Most adults can recall a time when they, or someone they know, were bullied. It usually was a humiliating experience that they preferred to forget. The "school yard bully" was avoided at all costs; rarely did adults get involved. Well, the times have changed. My career has been devoted to protecting children -- but usually due to abuse or neglect at the hands of an adult. Unfortunately, children also need to be protected from other children. To set the record straight, bullying is not teasing or the occasional name calling or arguments that happen between friends. Bullying is behavior that crosses the line and, as we've recently seen in tragic cases, can drive children to commit suicide.
Bullying can be characterized as:
• Intentional. The bully means to hurt your child, it is not an accident.
• Harmful. Bullying can cause physical and/or emotional harm.
• Repetitive. Not usually a one-time occurrence; children are often targeted due to the fact that the bully thinks they won't take action against them.
• Imbalance of Power. The bully usually has a source of power over the child they choose to bully. It can be age, size, strength or social status.
Parents should be aware that there are different types of bullying. The most common are:
• Physical threats such as hitting, shoving, spitting or punching
• Verbal bullying such as name calling, threats, spreading rumors or lies
• Social exclusion, purposely leaving the child out of activities, team sports, birthday parties.
• Cyber-bullying; threats or slurs that are conveyed through the cell phone or internet.
Bullying happens everywhere. Stopbullying.gov reports that there are no differences in the rates of bullying in rural versus urban areas; in large or small schools; or among genders. Boys and girls are just as likely to be involved in bullying, though girls may be more prone to bully others socially.
Bullying hurts. Recognize the warning signs. Your child may not want to tell you about it. This is due to being embarrassed or ashamed, afraid that your intervention may make things worse or sadly that you will dismiss their fears. Parents who are in tune with their child may notice the following:
• Depressed, or more moody or anxious than usual
• Grades slipping
• Suddenly has fewer friends
• Lower self-esteem
• Not wanting to go to school or participate in after school activities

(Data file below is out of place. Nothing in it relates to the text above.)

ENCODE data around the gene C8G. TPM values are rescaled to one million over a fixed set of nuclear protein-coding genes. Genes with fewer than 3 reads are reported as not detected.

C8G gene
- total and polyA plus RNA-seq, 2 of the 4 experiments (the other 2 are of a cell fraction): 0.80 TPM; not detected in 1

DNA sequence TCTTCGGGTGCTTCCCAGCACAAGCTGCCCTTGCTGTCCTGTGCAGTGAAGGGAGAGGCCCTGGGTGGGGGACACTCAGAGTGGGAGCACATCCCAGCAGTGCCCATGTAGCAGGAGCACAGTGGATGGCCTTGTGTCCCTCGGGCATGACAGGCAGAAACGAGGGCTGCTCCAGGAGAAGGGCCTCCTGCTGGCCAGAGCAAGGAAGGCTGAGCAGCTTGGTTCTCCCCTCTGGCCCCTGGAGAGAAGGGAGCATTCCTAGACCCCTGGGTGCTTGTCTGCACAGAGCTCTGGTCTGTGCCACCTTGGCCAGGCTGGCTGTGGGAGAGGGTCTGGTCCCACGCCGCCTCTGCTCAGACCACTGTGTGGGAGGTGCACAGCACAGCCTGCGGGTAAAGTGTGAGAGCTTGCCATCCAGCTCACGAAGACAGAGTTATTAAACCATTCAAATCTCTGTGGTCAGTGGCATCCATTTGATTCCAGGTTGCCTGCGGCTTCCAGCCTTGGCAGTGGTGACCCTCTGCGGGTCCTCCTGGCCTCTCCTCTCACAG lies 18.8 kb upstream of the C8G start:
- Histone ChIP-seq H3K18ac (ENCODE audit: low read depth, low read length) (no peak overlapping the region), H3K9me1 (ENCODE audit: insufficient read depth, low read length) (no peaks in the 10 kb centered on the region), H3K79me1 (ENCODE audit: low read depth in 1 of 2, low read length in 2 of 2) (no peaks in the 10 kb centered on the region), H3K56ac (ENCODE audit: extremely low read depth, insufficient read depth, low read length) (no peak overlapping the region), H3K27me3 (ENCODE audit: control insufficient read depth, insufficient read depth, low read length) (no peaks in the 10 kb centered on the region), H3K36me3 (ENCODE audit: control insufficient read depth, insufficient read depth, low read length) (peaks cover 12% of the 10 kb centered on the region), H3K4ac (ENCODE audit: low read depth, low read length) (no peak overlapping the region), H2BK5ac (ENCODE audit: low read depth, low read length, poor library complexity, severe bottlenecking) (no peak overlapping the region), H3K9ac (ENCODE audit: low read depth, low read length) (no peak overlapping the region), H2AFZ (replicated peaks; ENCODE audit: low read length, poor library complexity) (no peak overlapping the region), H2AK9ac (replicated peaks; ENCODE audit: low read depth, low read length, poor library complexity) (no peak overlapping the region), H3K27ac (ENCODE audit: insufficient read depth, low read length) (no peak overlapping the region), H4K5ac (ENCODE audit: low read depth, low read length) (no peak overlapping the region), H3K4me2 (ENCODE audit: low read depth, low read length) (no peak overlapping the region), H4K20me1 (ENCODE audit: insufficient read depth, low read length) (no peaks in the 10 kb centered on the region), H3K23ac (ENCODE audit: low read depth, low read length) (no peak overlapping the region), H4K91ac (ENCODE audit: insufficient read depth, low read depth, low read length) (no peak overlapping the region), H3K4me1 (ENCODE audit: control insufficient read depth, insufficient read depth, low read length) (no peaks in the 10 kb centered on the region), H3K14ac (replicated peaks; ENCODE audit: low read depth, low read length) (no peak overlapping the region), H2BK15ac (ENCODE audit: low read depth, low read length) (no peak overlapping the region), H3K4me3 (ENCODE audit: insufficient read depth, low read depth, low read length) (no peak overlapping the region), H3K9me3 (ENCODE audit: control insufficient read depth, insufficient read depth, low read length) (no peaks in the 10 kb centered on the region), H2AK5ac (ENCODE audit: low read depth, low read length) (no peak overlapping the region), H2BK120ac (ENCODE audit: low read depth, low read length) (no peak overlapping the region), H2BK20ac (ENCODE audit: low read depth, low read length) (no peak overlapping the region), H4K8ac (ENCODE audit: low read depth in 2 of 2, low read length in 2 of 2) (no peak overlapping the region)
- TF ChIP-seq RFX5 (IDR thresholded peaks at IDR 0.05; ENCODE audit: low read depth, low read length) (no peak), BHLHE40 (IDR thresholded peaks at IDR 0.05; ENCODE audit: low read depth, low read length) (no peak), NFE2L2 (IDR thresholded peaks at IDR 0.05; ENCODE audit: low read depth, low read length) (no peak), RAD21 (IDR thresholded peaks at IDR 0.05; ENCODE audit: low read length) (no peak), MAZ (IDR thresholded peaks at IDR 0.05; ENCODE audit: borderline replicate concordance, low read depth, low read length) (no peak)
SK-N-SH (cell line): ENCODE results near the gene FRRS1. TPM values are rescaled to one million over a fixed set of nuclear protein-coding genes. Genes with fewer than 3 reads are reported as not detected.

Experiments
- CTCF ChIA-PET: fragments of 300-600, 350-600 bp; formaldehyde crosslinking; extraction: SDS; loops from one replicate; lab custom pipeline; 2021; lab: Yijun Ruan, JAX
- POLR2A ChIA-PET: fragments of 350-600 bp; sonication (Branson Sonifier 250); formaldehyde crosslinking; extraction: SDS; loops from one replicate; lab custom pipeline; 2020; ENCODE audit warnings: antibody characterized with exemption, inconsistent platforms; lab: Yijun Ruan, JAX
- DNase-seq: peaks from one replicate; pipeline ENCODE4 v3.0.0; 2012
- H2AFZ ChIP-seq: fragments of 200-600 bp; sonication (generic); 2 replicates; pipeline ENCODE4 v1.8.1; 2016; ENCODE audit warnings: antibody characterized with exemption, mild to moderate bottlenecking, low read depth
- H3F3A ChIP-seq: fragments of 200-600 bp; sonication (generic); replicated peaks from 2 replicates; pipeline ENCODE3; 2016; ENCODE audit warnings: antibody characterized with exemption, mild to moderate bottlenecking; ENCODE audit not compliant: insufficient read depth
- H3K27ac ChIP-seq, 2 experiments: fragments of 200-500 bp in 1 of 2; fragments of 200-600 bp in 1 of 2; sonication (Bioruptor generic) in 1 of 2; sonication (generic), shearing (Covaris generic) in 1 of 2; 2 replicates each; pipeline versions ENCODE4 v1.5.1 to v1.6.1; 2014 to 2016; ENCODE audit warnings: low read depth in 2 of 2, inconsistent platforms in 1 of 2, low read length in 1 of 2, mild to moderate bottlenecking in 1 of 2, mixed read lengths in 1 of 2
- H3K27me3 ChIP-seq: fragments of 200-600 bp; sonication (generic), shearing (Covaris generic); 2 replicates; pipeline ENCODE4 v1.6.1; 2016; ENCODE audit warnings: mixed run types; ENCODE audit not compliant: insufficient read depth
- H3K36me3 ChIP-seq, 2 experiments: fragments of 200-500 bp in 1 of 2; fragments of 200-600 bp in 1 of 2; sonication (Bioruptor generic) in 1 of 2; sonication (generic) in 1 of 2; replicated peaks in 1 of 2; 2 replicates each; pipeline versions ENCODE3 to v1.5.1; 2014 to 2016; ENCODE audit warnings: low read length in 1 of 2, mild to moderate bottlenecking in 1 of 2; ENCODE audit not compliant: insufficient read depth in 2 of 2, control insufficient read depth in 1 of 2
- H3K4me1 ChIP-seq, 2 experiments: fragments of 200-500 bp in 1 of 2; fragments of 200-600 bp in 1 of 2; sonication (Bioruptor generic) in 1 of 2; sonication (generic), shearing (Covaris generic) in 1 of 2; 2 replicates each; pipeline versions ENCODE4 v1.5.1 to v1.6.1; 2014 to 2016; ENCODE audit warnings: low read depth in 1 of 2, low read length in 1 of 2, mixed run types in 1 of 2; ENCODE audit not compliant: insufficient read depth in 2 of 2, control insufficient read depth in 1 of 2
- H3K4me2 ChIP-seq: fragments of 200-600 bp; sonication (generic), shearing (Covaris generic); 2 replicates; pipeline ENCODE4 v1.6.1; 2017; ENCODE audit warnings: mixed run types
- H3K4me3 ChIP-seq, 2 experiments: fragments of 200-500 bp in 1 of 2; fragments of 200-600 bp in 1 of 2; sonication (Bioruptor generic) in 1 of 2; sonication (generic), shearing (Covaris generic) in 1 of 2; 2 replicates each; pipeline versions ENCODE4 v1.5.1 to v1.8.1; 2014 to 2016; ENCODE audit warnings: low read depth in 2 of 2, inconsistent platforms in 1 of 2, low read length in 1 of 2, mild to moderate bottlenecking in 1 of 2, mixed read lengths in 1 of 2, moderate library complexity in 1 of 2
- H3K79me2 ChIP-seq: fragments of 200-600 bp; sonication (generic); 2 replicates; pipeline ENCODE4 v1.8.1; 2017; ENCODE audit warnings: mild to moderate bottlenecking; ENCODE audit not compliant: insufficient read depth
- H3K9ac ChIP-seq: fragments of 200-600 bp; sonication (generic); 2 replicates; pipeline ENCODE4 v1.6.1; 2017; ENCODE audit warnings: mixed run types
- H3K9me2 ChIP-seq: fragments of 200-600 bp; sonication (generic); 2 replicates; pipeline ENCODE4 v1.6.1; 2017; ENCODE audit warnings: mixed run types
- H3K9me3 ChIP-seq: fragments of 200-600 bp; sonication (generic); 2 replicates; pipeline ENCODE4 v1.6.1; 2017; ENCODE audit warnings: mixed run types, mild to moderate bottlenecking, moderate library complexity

• Changes in sleeping and eating habits
• Appears upset after phone calls, texts or using the computer
• Looses books, electronics, clothing or jewelry
• Unexplained injuries
• Avoids certain places
• Suicidal thoughts
As a parent, there are steps you can take to help your child with bullying. They include:
• Help your child understand bullying. There are constant media stories about instances of bullying. Use them as a teachable moment to discuss this issue with your child. Reinforce that it is never your child's fault if they are bullied. It is not a reflection of anything wrong with them. The bully chose to use mean behavior -- they are the ones that need help.
• Keep tabs on your child. Check in about their school day, worries or concerns. Find out whom they ate their lunch with, or who they sat with on the bus. Teach your child how to say "no" to bullying behaviors. Strategize with them about what they would do if they are confronted by a bully. Practice their responses. This should build their self-confidence.
• Children should be encouraged to travel in groups, be calm and direct when confronting bullies and tell them that their behavior is not okay. Children should avoid fighting, but rather go immediately to get an adult to intervene. If there is no adult present, they should report the instance after the fact.
• Be informed. Learn about your school's policy towards bullying. New York State has the "Dignity for All Students Act" (2012) that protects children from harassment on school property or at a school function. Find out who you can speak to if your child is bullied. It's also helpful to write down the details regarding the incident(s) as this record can be helpful to school administrators or the police. If it's cyber-bullying, keep copies of all messages or postings.
• Commit to making bullying stop. Work closely with your school administrators, other parents and if needed, local law enforcement if the bullying persists or escalates. Get help for your child to deal with the stresses of bullying. Speak with a school counselor or your mental health professional for support.
For children, If you are bullied or see someone getting bullied the best thing to do is speak up!
• Tell an adult. Someone must step in and help you. You are not snitching, you are putting an end to abusive behavior
• Be friendly. Say a few kind words to the child that was bullied. It will make a world of difference to them.
• Get involved. Find out about your school's bullying prevention program and join the movement. Bullying is not okay. Be part of the solution.
Websites for parents and children to learn more about bullying and prevention include:
Parentfurther.com -- a great resource for parents for tips to prevent and stop bullying and what to do if your child is bullying others.
Cartoonnetwork.com -- a resource for children and parents; "Stop Bullying -Speak Up" videos by children about what helps to stop bullying.
Stopbullying.gov -- how to "bully proof your child" provides information on how to stop bullying and bullying prevention
Stopbullyingnow.com -- a resource for parents and teachers. Describes what parents can do if their child is doing the bullying.
Olweus.org -- a resource that provides the bullying laws by state and training for educators
Cyberangels.org -- a cyber safety guide with tips for parents.